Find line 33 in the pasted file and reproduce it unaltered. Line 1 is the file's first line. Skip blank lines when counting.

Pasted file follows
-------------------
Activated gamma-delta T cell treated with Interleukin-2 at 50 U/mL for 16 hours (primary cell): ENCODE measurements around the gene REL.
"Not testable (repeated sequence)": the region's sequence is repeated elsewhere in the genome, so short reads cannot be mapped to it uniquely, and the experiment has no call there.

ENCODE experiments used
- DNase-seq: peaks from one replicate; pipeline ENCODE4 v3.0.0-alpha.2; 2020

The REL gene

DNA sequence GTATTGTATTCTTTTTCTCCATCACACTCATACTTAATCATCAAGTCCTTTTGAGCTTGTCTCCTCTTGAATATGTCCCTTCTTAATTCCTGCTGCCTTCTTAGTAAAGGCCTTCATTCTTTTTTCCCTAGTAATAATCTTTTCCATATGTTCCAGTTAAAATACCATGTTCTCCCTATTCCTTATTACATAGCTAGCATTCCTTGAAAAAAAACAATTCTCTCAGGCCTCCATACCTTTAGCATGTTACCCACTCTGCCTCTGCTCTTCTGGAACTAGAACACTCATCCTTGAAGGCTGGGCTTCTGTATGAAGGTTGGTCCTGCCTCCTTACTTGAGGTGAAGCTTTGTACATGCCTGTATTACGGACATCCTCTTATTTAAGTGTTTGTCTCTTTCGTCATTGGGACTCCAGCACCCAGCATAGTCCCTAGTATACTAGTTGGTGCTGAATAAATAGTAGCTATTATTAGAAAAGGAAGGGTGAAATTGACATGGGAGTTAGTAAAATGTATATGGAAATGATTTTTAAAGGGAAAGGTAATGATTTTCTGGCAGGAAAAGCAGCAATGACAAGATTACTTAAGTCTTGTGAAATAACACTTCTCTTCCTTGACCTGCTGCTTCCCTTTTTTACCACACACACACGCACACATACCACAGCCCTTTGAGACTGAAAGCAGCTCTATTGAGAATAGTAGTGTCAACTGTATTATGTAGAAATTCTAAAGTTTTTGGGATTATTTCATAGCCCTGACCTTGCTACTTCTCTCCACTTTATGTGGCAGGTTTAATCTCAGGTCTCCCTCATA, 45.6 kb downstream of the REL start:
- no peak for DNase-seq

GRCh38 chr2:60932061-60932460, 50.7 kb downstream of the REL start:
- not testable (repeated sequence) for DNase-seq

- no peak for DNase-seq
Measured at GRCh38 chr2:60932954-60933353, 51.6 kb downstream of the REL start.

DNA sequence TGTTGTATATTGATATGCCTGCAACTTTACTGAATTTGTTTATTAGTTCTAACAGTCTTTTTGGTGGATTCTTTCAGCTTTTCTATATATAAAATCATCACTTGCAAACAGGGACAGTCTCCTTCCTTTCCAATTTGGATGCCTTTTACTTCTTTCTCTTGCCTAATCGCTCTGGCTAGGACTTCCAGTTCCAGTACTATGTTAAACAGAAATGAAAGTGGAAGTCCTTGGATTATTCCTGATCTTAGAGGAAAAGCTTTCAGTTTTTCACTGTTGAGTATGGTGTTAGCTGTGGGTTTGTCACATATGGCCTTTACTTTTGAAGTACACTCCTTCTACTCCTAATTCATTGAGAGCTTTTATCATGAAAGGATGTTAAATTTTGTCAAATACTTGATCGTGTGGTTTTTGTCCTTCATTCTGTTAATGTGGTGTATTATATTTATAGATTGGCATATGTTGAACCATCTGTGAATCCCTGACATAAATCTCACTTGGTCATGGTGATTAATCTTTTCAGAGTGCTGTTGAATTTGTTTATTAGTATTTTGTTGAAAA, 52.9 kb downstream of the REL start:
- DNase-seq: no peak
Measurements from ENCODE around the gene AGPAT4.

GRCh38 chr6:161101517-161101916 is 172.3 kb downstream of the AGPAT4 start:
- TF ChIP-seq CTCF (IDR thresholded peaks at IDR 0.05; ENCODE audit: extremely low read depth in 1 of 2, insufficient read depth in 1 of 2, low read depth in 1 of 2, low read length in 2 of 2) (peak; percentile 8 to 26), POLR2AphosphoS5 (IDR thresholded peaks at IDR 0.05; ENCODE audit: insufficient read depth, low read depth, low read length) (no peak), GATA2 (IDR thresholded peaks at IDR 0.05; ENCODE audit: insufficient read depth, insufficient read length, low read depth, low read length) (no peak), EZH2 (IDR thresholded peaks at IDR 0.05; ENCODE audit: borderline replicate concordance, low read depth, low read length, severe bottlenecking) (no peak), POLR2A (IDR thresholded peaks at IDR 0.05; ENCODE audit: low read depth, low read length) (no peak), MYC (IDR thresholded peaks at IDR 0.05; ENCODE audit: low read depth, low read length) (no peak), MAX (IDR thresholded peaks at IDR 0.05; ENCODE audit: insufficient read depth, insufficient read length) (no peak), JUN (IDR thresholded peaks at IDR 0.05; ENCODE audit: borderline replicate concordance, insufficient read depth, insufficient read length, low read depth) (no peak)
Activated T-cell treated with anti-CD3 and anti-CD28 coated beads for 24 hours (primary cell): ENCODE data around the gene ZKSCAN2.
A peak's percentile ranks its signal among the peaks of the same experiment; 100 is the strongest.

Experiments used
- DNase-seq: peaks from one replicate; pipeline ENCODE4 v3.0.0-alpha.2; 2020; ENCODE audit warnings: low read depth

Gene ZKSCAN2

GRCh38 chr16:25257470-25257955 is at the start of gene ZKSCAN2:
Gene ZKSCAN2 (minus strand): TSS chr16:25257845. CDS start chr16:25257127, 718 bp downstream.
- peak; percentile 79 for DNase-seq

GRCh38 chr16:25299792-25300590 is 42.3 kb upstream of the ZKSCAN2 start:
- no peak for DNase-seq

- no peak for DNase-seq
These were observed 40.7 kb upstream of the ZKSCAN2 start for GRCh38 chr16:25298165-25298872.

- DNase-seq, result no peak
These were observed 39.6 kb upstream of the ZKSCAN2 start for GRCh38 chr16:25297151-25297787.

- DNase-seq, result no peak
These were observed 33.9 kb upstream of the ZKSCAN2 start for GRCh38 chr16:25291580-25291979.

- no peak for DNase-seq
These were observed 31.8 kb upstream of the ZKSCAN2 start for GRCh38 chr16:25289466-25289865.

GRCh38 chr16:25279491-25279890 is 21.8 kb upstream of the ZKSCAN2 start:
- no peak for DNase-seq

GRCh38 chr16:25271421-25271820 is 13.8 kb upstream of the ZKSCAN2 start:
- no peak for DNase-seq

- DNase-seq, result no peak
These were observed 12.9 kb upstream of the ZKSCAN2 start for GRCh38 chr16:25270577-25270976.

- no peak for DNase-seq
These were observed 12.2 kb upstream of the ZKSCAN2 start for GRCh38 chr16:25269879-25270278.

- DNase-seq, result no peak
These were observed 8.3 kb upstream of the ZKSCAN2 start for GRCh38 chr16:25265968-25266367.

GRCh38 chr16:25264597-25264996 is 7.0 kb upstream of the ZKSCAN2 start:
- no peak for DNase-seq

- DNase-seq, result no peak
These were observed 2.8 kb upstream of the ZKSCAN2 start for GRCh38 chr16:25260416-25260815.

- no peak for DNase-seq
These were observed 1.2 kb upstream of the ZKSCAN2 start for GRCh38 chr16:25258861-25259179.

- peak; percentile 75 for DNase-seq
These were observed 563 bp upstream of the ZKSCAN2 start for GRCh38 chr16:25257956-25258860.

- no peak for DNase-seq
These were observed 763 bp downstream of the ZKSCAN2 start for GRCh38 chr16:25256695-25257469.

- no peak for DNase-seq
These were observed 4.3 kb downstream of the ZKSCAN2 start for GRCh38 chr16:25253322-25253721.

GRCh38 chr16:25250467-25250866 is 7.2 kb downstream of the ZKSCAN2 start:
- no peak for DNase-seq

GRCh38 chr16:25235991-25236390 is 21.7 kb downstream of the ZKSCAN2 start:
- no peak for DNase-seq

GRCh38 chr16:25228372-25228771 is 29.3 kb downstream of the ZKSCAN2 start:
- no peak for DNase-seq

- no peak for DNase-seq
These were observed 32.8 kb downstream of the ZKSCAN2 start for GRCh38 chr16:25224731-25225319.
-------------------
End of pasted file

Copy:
- no peak for DNase-seq